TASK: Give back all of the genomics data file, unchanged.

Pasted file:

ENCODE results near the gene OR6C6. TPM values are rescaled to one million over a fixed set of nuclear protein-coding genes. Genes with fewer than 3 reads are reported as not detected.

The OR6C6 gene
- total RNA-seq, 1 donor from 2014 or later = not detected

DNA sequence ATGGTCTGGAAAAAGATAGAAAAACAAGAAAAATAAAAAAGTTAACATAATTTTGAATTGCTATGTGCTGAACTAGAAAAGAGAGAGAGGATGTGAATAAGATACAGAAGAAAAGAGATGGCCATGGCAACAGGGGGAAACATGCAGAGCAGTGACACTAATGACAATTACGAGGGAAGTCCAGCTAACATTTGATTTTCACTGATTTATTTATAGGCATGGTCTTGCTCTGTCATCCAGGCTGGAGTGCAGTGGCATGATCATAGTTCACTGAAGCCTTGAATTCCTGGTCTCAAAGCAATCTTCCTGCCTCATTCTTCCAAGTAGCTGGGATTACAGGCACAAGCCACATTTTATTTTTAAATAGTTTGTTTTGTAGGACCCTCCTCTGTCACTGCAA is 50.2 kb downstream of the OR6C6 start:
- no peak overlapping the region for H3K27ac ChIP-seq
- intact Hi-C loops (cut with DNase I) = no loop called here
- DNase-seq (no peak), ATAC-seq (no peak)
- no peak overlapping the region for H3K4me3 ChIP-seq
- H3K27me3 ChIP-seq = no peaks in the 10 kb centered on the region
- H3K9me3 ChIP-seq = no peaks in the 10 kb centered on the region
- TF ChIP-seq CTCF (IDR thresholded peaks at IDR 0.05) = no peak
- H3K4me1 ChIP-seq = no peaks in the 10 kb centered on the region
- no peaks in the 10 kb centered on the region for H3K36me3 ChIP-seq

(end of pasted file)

ENCODE results near the gene OR6C6. TPM values are rescaled to one million over a fixed set of nuclear protein-coding genes. Genes with fewer than 3 reads are reported as not detected.

The OR6C6 gene
- total RNA-seq, 1 donor from 2014 or later = not detected

DNA sequence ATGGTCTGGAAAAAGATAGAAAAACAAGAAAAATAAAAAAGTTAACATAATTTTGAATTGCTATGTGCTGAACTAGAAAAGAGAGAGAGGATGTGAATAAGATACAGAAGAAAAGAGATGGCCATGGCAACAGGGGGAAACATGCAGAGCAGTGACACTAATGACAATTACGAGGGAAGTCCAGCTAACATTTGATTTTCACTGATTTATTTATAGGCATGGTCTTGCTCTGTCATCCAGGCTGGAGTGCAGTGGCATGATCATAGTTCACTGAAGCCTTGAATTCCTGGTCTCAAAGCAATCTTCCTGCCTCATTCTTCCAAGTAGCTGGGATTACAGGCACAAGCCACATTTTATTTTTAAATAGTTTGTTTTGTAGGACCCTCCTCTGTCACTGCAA is 50.2 kb downstream of the OR6C6 start:
- no peak overlapping the region for H3K27ac ChIP-seq
- intact Hi-C loops (cut with DNase I) = no loop called here
- DNase-seq (no peak), ATAC-seq (no peak)
- no peak overlapping the region for H3K4me3 ChIP-seq
- H3K27me3 ChIP-seq = no peaks in the 10 kb centered on the region
- H3K9me3 ChIP-seq = no peaks in the 10 kb centered on the region
- TF ChIP-seq CTCF (IDR thresholded peaks at IDR 0.05) = no peak
- H3K4me1 ChIP-seq = no peaks in the 10 kb centered on the region
- no peaks in the 10 kb centered on the region for H3K36me3 ChIP-seq